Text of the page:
In the area extending from the Middle East to the southern Sudan the pressure distribution generally assumes typical seasonal patterns. Apart from winter (December to February) the main low-pressure system which has a direct control on the weather of the area under consideration is an oscillatory barometric minimum, which during the two transitional seasons (spring—March to May—and autumn—September to November) is centered over the central Sudan, and is referred to as the Sudan monsoon low. In October, which represents average conditions in autumn, for example, this low normally extends to about lat. 16°N, but continues towards north with a small inverted V-shaped arm projecting to the northern Red Sea. As winter starts the low acquires a southerly displacement and by January, which represents average conditions in winter, it becomes situated near the Abyssinian Lake Plateau. On the other hand in late spring and early summer the low moves from the central Sudan across Arabia to Persia, and by July it becomes a part of the Asiatic monsoon low which extends to the N.E. Sudan.

The movements of the Sudan low take place in the form of a series of oscillations the average track of which has two outstanding features, namely: (1) There is a remarkable tendency for the low to be located near tablelands. A similar feature is also observed with secondary depressions travelling over the E. Mediterranean in winter. (2) Outstanding northward oscillations of the low take place when middle-latitudes travelling depressions invade the E. Mediterranean from West.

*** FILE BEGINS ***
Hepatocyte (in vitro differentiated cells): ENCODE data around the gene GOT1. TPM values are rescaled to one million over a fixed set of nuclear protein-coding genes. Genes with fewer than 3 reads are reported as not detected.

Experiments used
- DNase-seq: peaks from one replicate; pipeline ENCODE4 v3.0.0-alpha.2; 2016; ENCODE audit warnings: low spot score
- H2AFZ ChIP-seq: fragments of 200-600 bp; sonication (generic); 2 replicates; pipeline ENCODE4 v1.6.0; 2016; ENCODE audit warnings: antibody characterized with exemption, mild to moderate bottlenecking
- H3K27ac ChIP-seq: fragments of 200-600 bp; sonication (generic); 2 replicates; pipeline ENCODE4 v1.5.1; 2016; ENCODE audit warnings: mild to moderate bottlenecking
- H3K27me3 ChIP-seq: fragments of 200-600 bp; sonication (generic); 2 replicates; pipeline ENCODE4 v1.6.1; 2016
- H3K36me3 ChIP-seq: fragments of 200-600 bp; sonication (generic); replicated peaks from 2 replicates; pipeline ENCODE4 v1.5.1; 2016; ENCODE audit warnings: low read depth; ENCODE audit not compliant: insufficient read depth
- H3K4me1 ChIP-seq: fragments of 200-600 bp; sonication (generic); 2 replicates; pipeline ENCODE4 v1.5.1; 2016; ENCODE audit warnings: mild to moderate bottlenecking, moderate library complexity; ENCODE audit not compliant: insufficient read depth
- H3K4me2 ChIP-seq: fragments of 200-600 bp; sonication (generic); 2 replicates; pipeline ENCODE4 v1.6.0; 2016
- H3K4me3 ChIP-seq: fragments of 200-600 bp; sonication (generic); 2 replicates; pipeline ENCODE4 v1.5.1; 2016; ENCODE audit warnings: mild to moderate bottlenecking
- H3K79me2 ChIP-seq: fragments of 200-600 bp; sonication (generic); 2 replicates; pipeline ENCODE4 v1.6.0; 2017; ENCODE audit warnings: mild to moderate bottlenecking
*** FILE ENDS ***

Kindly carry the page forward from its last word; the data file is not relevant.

It has also been observed that air currents, not necessarily obeying pressure-gradient, flow along the general run of the Abyssinian Plateau as a result of convergence into the Sudan low, and along the general run of the Persian Plateau (the Valley of Iraq) as a result of convergence into active depressions near Cyprus in winter. Such air currents have been referred to as “effective currents.”

The writer suggests that the image principle may enter into the explanation of these features. The theory which determines the type of motion produced when fluid is drawn off from the center of a revolving disc of incompressible fluid is made use of; but further mathematical treatment and dynamical considerations have been carried out, assuming the active oscillatory low as a slowly travelling cylinder whose axis represents a two-dimensional sink.

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